Simply relying on business to create employment, without government support, may also be fraught. The recent NAB quarterly business survey showed ‘weaker profits and softer trading conditions have led to a moderation in business conditions’. Businesses did think that conditions would be reasonable over the next three to twelve months and capital expenditure plans remained strong.

ABS data, however, suggested that business investment fell 5.4% in the June quarter, and more than 17% over the year but much of this was said to be driven by the winding down of the resources boom. Despite that qualification, the NAB survey found that ‘a broader non-mining recovery appeared to stall in the September quarter’. There was also a deterioration in the retail and wholesale sector — to me, not surprising if we have 2.5 million people with lesser income than would be provided by any work, full-time work or more hours of part-time work.

Other business indicators showed sales from manufacturing rose 0.2% (but ‒0.6% and also down 2.9% over the year in trend terms). Companies’ gross operating profits rose 6.9% but were flat over the year (or flat in the June quarter and falling 4.3% over the year in trend terms). While profits may have jumped in the June quarter, wages rose only 0.8%. So where is that money going? — not into new jobs!

All in all, the government is ignoring that labour force data is about people, not just a series of percentages. It is ignoring the unemployed, the ‘hidden’ unemployed, and ignoring the problems created by underemployment and the loss of full-time jobs. Turnbull seems to believe that businesses will come good and provide the jobs or that people will create their own jobs, all part of his new innovative and agile economy. But how do the long term unemployed fit into that scenario? How do 705,000 unemployed survive until the economy comes good with little or no government intervention? How do one million people find the work hours they are seeking? How much production and consumption are we losing by having 2.5 million people not fully engaged in the economy? How are those 2.5 million people faring? — has anybody in government bothered to ask that?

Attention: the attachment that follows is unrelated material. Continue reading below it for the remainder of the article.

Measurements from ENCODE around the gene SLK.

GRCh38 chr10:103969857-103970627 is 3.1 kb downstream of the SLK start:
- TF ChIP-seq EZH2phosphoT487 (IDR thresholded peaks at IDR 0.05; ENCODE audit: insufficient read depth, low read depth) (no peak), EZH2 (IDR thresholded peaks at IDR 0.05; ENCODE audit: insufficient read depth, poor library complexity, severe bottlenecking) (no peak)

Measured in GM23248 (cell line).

As Ad Astra asked, where is Turnbull’s plan to make job growth happen? After all, this is people we are talking about.

What do you think?
Why do the ‘experts’ talk in terms of percentages rather than the number of people affected?

Why is the government ignoring the scale of this problem and claiming success when there are marginal shifts in the percentages?

Let us know in comments below.


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Trump is just part of the problem



There are two outcomes of the US presidential election that should horrify us all: Trump wins or Trump loses.

The horror of his winning leaves little to the imagination. We can see from his words and actions that on the personal front he is an ugly misogynist and a womanizer, yet is disrespectful of so many of the women who have entered his ambit, women whom he regards as his property, to do with as he wishes. He labels as liars the continuing procession of women who have accused him of sexual predation, insisting that all these claims have been ‘proven false’, and that he will sue them after the election.

We know too that he is a bully, and has a nasty streak that shows when he calls his opponent ‘Crooked Hillary’. He labels her a ‘criminal’ because of her email difficulties, although no charges have ever been laid by any authority. He calls her a liar, accuses her of ‘having tremendous hate in her heart’, attacks her over her husband’s alleged womanizing, and suggests she should be drug tested before their debates, as ‘he doesn’t know what’s going on with her’. He insists that it would be a total disaster should she be elected since, among other calamities, ISIS and Muslims would take over the country, international relations would become even worse, and the economy, already 'busted', would sink still further.

At the second debate he informed her that if he won he would appoint a special prosecutor to investigate her e-mail habits as secretary of state, and when she expressed relief that someone with a temperament like his was not in charge of the law, his rejoinder was, ‘Because you’d be in jail.’ Subsequently, at his rallies his supporters have chanted: ‘Lock her up, lock her up’!

In the third debate we saw more of the same. At first more disciplined, he could not sustain that demeanour; halfway through he broke out into his usual ugly Trumpisms. Just 24 hours later they continued throughout the Al Smith Charity Dinner in Manhattan, a traditionally light-hearted event attended by both candidates, one usually devoid of nasty barbs. But Trump could not contain his nastiness, as the videos show in this article in The New Daily.